December brings a juicy batch of new and notable books that fall within the realm of science fiction and fantasy, so let's jump right in and take a look....


Science fiction set in space, if history is to be our guide, is usually marked by lots of action and sense of wonder. And if we are using history as our guide, it's also overwhelmingly populated with white, straight male characters. That's why Jacqueline Koyanagi's new book, Ascension, is a refreshing change. The main character, Alana Quick, repairs ships that use a technology that is quickly becoming outdated. Down on her luck, she stows away on a ship owned by the company who produces the newly predominant tech. Something nefarious is afoot when Alana discovers they are, in fact, searching for her sister. While this premise seems a perfect setup for traditional space adventure, that mostly takes a back seat to the depiction of personal relationships between diverse characters.

Speaking of history, sci-fi has had a long love affair with the planet Mars. As the nearest planet to Earth, it has always been a symbol of mankind's desire to explore the unknown. Ben Bova's new book, Mars, Inc., continues that love affair, while acknowledging current world economics. Here, bureaucracy has stalled any serious efforts to get to the Red Planet, so the world's billionaires form a club to finance a corporate-sponsored mission to Mars. As one might expect, the presence of those who seek profit presents its own set of problems.

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Fantasy fiction shows its versatility in Ian Tregillis' Something More Than Night. It’s a noir detective story, much in the mold of Dashiell Hammett and Raymond Chandler, set in Thomas Aquinas’ vision of Heaven. The crime in this case is the murder of the angel Gabriel and the disappearance of the Jericho Trumpet. The main point-of-view protagonist is a fallen angel who has modeled himself on the fictional detective Philip Marlowe. Thus the stage is set for a classic murder mystery with set in a fantastical setting.Starter House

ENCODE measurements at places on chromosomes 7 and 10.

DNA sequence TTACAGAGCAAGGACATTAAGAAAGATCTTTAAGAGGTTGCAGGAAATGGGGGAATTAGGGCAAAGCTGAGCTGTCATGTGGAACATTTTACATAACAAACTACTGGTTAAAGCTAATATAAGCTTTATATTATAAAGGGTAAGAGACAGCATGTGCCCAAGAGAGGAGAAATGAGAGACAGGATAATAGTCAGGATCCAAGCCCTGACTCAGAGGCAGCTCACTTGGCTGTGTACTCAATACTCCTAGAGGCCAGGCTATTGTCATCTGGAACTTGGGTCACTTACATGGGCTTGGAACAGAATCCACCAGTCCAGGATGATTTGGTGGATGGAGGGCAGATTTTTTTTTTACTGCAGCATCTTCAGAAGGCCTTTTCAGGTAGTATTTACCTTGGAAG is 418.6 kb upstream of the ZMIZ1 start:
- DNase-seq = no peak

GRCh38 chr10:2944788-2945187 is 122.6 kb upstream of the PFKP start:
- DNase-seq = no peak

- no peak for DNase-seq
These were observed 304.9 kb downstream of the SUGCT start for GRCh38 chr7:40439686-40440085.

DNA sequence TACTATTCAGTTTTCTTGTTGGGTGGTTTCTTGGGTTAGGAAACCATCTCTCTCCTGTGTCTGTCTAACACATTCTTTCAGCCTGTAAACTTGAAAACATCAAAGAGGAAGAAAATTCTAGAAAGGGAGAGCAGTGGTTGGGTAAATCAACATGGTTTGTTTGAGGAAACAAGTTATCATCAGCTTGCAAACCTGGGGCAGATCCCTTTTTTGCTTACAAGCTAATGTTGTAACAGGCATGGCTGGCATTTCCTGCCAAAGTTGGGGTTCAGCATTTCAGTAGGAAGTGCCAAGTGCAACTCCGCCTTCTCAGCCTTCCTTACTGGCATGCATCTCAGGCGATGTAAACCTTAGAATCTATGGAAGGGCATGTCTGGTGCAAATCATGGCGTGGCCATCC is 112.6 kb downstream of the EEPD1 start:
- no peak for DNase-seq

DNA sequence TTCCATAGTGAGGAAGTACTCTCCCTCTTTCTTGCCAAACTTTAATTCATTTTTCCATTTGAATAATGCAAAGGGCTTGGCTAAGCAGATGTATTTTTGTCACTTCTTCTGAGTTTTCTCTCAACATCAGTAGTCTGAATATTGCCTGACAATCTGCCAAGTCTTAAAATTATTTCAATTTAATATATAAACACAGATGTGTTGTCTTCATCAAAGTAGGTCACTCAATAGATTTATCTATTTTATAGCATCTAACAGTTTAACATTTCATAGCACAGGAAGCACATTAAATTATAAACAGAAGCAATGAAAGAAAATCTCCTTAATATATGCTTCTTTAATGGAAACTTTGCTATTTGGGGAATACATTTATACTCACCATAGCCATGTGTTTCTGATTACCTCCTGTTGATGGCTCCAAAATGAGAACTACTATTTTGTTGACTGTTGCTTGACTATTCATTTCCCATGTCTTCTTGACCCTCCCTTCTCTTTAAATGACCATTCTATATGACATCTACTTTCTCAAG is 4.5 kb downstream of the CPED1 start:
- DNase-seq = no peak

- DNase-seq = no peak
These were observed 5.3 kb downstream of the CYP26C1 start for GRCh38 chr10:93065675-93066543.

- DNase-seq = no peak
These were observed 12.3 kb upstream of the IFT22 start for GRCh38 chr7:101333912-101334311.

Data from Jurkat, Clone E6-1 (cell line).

The creepiest horror stories are the ones that leverage everyday life to elicit scares. That's what Sonja Condit does in her debut novel, Starter House. It's about Lacey and Eric, a young couple expecting a child, just making their start and buying a new home to live their lives together. However, soon after they move into their dream home, things grow dark. Lacey, the daughter of a psychic, senses a malevolent force that is trying to harm her unborn child. That presence is somehow mysteriously tied to the odd little boy who only appears when Lacey is alone.

With so many book series in-progress right now (see below), it might seem overwhelming to try to catch up on ones you aren't already invested in. Here's a chance to get in on the ground floor. The Grendel Affair by Lisa Shearin is the first in a new series called SPI Files. SPI (Supernatural Protection & Investigations) goes up against all the monsters you thought didn't exist. Makenna Fraser, a Seer for SPI, is tasked with tracking down the supernatural creatures while her partner, Ian Byrne, takes them down for the count. Their latest case involves a sickle-wielding creature utilizing the subway tunnels of New York City to make his kills. And with New Year's Eve approaching, he's a bout to get a whole lot busier.